By Brent Brown, Daily News, May 13, 2017
Contributed Photo Greensburg Police Officer Michael Colson, seen here at his swearing-in ceremony last fall, will head the GPD's bike patrol program.
GREENSBURG IN – Greensburg Police are set to begin a new bike patrol program intended to stop crime in alleyways and on walking paths while also giving officers opportunities for closer interactions with the public.
Greensburg Chief of Police Brendan Bridges said the department will utilize three bicycles for the new patrol effort, which is slated to begin within the next two weeks.
The 2015 model Trek brand mountain bikes are designed for police use and are equipped with lights and sirens. They are also “built to hold up,” Bridges said, and are equally suited for street and off-road use.
The police chief described the bikes as “top of the line” and said they were acquired at a discounted price – and at no cost to taxpayers -- from Bicycle Station, Columbus-based retailer. Bridges is an avid cyclist outside of his police duties, and he said positive experiences with the bike shop led him to work with that business to select bikes suitable for the program.
Bridges said the voluntary program will involve four to six officers and will improve access to areas prone to illegal activity where the use of a police car is impossible – or at least impractical.
Such locations include downtown alleys and the Charles L. Buell Walking Trails, both of which have been havens for drug abuse and improper disposal of hypodermic needles. Break-ins and burglaries have been a problem in alleys throughout the city, the chief added.
By using bikes instead of patrol cars, officers will be able to quickly access areas for patrol and when a possible crime is reported. Bicycles, of course, make far less noise than a car, so the bikes can also help officers get a jump on criminals.
Beyond that, Bridges said the program allows for more personal interactions with the public, in addition to increasing officer visibility, which in itself can be a deterrent for crime.
“Citizens will be able to have better communication with officers,” said the police chief. “Officers will be easier to approach by being on a bike. It is easier to get the attention of an officer on a bike than it is when they are in their patrol vehicles.”
The program has been a goal for Bridges nearly since he was appointed interim chief in late 2014 by then-Mayor Gary Herbert. He was officially appointed as department chief the following spring.
Early in his tenure, he heard from residents, city and county officials and fellow officers of the problems taking place in alleys and at the walking trails, which prompted him to reach out to other law enforcement agencies for input on how they have tackled such issues.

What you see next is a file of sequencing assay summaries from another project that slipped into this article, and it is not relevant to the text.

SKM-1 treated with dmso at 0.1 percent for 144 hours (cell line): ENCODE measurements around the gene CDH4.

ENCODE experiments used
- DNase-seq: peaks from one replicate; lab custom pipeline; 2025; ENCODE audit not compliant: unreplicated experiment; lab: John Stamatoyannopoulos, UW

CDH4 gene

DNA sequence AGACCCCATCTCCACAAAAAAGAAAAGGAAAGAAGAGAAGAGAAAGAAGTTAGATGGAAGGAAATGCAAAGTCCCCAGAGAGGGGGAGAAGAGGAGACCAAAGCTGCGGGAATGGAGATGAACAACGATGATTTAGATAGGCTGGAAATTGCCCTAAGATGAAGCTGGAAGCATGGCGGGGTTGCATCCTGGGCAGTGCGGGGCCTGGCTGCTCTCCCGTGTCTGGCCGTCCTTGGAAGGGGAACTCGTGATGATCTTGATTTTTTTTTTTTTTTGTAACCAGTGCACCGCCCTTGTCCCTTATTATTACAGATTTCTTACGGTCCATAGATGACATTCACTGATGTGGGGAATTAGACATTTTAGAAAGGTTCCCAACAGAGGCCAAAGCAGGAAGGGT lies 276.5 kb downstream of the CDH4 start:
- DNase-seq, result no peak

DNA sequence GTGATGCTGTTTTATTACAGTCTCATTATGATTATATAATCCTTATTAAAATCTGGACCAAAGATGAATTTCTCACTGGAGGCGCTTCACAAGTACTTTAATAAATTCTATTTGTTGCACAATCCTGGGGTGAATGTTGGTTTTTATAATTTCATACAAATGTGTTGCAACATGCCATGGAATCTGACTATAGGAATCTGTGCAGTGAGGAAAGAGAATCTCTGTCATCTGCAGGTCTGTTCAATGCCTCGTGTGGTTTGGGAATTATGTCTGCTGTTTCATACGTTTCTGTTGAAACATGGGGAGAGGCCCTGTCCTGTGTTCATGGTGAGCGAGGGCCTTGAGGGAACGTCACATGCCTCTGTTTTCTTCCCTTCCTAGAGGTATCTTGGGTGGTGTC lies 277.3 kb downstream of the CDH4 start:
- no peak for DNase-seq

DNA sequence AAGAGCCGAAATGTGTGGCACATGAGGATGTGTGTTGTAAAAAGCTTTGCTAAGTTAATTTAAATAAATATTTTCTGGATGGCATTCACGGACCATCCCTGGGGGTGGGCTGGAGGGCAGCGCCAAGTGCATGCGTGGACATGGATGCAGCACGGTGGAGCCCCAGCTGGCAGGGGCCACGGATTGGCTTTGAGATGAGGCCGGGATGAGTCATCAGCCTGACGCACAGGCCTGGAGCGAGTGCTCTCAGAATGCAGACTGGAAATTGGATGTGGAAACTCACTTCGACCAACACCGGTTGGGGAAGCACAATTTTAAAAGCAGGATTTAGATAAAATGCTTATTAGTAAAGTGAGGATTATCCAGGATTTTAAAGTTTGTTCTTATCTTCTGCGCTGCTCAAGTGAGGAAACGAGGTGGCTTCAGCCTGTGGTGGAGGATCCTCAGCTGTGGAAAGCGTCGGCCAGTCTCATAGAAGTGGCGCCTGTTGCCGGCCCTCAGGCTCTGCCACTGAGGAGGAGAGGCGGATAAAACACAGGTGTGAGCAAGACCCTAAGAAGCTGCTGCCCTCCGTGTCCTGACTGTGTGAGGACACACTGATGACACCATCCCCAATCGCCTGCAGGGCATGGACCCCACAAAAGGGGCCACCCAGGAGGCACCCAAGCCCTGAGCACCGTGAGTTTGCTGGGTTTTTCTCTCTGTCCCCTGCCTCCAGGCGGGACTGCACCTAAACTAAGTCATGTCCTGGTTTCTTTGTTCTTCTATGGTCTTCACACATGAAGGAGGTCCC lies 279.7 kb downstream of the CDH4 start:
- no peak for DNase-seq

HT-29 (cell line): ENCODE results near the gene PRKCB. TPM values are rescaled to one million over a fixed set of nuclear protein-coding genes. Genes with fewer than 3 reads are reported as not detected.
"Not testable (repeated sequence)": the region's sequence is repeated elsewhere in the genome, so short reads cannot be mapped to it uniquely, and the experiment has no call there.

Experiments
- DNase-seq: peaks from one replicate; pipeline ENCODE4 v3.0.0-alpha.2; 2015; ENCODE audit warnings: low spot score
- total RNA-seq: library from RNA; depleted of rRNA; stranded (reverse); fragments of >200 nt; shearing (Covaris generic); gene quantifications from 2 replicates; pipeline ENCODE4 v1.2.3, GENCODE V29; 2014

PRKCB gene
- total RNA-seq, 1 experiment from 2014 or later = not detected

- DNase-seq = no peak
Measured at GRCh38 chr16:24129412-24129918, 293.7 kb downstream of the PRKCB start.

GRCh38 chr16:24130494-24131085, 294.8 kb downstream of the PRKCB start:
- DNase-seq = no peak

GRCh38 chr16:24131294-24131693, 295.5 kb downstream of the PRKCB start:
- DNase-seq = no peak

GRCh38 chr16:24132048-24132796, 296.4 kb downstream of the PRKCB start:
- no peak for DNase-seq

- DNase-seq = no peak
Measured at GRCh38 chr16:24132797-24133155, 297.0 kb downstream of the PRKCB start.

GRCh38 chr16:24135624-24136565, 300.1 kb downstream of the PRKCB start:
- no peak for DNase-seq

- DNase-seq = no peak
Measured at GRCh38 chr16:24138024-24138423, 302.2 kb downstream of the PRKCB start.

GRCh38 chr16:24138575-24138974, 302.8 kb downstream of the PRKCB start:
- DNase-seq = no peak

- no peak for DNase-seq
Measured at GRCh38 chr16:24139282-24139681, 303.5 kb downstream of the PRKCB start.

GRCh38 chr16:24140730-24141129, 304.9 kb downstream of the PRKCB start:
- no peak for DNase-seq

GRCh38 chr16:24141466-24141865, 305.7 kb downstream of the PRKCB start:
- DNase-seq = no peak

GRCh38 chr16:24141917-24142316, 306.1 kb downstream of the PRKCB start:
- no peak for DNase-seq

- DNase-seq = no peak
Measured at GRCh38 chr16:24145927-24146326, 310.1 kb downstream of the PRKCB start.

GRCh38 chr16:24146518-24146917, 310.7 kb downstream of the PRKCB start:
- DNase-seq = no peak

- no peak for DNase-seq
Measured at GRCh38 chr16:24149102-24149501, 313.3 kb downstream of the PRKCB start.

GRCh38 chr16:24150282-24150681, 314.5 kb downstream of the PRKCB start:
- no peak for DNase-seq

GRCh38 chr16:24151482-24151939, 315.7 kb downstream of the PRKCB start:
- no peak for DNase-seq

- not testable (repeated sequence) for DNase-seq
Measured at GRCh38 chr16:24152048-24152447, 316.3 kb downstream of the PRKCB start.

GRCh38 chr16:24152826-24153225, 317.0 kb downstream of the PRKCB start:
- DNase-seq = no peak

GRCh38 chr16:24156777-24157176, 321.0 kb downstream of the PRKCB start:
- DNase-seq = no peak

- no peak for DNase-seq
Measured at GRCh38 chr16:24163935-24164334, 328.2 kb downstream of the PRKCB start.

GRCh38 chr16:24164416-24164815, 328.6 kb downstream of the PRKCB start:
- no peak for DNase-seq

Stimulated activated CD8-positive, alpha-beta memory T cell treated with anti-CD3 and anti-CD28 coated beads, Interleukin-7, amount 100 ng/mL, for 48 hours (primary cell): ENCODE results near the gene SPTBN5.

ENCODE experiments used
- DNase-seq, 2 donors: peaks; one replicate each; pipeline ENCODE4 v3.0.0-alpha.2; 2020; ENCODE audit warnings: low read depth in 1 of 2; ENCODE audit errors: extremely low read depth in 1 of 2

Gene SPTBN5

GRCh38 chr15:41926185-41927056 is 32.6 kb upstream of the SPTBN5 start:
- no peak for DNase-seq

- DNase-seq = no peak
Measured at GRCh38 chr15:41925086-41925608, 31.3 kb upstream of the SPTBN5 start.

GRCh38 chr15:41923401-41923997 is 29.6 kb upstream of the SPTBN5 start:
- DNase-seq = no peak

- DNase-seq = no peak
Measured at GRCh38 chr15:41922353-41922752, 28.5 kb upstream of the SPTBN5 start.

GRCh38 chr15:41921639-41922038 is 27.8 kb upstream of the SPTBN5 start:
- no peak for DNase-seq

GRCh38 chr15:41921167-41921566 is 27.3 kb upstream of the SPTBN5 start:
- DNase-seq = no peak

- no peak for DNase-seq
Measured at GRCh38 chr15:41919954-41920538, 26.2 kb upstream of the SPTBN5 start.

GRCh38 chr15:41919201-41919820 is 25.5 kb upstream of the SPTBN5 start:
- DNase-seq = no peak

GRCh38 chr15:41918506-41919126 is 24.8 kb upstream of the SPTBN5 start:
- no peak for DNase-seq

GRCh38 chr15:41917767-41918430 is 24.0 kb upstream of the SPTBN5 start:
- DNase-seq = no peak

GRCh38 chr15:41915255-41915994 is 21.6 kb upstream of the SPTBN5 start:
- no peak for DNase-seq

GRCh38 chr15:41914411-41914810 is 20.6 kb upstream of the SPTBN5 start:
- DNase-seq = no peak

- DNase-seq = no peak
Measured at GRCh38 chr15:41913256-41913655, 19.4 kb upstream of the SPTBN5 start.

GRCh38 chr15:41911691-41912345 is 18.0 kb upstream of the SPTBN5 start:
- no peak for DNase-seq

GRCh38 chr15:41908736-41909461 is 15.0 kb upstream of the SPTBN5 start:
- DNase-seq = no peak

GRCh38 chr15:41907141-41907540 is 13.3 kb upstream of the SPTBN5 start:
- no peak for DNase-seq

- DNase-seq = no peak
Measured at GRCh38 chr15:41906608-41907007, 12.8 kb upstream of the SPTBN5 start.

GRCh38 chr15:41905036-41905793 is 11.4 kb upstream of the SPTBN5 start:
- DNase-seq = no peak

“I wanted to get a feel for what they were doing,” Bridges said.
Fellow officers noted the walking trails had become a site for improper needle disposal, making it clear that policing efforts in that area would have to improve.
“We wanted to make sure we could police those areas better,” said the chief. “Everything just kind of led us to this [the bicycle patrol program].”
Once he decided a bike patrol might be the best way to handle the issues, Bridges put a plan in motion to acquire the bikes without burdening taxpayers.
“We were hoping it would be successful, but the main goal was to find a way to get the money needed raised by donations or grants,” said Bridges. “We were able to do that, and get the community’s support behind us on this.”
Grants and donations from the Decatur County Community Foundation, Honda Manufacturing of Indiana, Walmart and the Decatur County Community Action Coalition helped the program get underway.
To keep it sustainable in the future, fundraisers and donations will be needed, but the goal of not utilizing tax money to fund the bike patrol remains in place.
“We are looking at asking for donations and holding a fundraiser,” the chief explained. “We are also looking into some grants.”
The program includes special uniforms officers will wear while on bike patrol, as well as helmets which are required to be worn by officers while using the bicycles. Equipment for general bike maintenance was also purchased. In all, the program cost about $8,000, the chief said.
Patrol Officer Michael Colson, who joined the GPD in 2016, will lead the effort.
The bike patrol is a step toward another future goal of the department: the institution of a wellness program.
Officers have an on-site gym that can be utilized for fitness or training, though Bridges said the equipment is old and needs replaced. He plans to present to the City Council a plan for a department wellness program next month that could lead to the purchase of better equipment. Bridges noted that Greensburg Fire Department personnel, some of whom share the 201 S. Broadway location, may also make use of the improved equipment.
“My feelings are I want to give our officers the best equipment to keep themselves in shape,” said Bridges. Doing so could also help the city by lowering insurance costs, he reasoned, among other possible advantages.
Bridges noted that the bike patrol will not impact regular vehicle patrol efforts, and he added that the program has been well-received by officers.
“Right now, we’re wanting the weather to stay a little consistent so we can get moving on this,” Bridges said. “But they’re eager to get started.”
Bridges said the bike patrol coincides with bike safety programs officers have conducted for children in the community. They also hope to expand to a bike rodeo (a type of educational bicycle clinic) in the coming months, the chief said.
“This will be an ongoing process, now and in the future,” said Bridges.